Chemists discover simple, thrifty method to synthesize amines

TSRI chemists have developed a simple, inexpensive method to synthesize amines.
TSRI chemists have developed a simple, inexpensive method to synthesize amines. | Courtesy of

A team of chemists from the Scripps Research Institute (TSRI) recently discovered a simple and cost-efficient tool for synthesizing “amines,” which are a specific class of organic compounds that are commonly used in drugs and similar modern products.

This discovery is especially useful as a method to synthesize complex amines that are valued in the pharmaceutical industry, but are difficult to synthesize with regular methods. This new method needs just two compounds, an olefin and a nitroarene (both of which are abundant), combined with an iron catalyst.

“This is interesting science because a transformation like this has never been seen before,” Phil Baran, the Darlene Shiley Chair in Chemistry at TSRI who led the new study, said. “Part of what’s unique about this scientific advance is that it’s also being immediately applied by industry — it’s just pretty darn useful. It’s as if we’re taking dirt, and then adding a bit of rust, and putting it all in a blender and ending up with gold — except that the amines we can make with this new method are often worth much more than their weight in gold.”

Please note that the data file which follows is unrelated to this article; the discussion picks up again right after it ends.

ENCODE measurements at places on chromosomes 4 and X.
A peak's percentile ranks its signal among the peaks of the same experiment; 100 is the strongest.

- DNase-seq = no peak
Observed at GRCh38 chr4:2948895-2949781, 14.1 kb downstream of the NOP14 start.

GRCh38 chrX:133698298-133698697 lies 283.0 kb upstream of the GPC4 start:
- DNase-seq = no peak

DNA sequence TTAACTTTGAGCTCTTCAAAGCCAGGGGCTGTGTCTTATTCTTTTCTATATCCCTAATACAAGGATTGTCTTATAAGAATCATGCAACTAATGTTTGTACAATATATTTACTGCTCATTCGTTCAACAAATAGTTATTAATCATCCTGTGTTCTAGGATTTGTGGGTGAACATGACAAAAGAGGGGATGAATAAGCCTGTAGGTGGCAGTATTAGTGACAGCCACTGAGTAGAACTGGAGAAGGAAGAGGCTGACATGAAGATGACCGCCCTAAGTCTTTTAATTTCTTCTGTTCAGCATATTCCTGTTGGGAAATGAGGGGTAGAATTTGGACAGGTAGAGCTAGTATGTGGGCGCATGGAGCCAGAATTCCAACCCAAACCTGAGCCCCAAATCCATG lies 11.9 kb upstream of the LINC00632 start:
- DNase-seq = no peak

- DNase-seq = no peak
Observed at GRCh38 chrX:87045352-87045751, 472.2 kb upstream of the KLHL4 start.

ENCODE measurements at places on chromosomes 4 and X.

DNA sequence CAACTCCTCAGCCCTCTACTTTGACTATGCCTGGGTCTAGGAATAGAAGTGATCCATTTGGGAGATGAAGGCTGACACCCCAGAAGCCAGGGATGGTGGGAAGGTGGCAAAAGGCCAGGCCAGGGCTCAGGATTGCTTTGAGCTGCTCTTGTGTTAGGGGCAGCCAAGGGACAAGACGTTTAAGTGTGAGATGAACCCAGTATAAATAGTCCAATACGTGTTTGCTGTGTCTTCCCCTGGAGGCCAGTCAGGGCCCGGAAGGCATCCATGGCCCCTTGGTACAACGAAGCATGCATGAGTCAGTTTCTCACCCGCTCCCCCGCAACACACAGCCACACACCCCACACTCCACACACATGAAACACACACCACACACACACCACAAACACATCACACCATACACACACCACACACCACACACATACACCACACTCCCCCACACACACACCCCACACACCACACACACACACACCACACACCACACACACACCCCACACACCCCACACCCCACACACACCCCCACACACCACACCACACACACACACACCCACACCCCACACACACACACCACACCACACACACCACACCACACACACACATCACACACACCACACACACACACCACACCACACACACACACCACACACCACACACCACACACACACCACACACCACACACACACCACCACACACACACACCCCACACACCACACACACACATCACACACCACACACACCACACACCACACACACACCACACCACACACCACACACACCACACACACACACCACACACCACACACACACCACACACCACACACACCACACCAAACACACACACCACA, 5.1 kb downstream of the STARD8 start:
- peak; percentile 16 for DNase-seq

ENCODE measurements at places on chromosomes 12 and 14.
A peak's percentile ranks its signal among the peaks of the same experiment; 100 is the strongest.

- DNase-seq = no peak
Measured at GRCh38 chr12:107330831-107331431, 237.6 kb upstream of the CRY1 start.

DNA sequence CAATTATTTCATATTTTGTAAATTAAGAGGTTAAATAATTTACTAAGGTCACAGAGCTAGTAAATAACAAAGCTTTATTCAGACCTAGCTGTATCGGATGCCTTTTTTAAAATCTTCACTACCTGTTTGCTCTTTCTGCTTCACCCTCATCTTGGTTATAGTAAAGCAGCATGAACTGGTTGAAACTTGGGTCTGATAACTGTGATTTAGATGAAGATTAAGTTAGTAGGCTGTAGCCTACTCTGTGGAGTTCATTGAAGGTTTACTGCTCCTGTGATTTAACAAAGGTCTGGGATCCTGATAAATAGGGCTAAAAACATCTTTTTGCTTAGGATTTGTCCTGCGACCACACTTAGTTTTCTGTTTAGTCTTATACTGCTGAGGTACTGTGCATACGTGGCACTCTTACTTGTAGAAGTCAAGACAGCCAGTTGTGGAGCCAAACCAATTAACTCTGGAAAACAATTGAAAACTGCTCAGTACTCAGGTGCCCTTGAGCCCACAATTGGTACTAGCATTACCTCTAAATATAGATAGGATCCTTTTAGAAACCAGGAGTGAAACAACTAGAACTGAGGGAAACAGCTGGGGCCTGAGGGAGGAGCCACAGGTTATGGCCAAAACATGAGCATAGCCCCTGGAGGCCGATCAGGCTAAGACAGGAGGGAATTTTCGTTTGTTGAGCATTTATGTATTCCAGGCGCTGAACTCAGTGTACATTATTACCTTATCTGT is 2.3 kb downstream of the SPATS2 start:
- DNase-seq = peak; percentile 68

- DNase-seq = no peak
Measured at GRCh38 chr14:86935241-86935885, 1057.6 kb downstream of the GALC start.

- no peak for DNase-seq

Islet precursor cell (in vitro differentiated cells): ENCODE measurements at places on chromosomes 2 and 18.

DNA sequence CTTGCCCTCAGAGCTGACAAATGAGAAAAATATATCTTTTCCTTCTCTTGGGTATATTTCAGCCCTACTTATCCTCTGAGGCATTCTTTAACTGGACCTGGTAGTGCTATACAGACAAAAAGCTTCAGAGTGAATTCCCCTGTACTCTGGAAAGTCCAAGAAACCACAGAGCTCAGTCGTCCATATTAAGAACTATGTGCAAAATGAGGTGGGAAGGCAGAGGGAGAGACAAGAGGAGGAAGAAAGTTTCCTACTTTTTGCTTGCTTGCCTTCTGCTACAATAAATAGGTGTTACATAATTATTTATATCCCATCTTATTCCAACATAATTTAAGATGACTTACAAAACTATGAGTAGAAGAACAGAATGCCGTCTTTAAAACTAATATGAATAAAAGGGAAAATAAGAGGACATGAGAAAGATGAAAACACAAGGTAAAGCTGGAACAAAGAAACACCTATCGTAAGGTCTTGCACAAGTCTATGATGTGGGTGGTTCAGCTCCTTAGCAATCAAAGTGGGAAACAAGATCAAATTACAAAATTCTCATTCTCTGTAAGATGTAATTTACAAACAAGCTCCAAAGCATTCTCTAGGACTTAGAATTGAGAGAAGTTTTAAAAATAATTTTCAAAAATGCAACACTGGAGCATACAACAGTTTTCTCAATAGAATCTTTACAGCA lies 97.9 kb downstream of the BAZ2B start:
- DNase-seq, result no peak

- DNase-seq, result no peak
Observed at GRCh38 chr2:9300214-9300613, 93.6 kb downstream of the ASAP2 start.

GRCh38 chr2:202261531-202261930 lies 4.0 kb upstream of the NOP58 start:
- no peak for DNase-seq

“Some of the compounds we made contain sensitive functional groups that can’t survive conventional amine synthesis reactions,” Jinghan Gui, a research associate in the Baran laboratory who was first author of the paper, said. “Nitroarenes and olefins are cheap feedstock chemicals that everybody already has on their lab shelf, yet when they are merged together in this unique way, they turn out to make compounds that would be extraordinarily difficult to make in any other way.”

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The Scripps Research Institute

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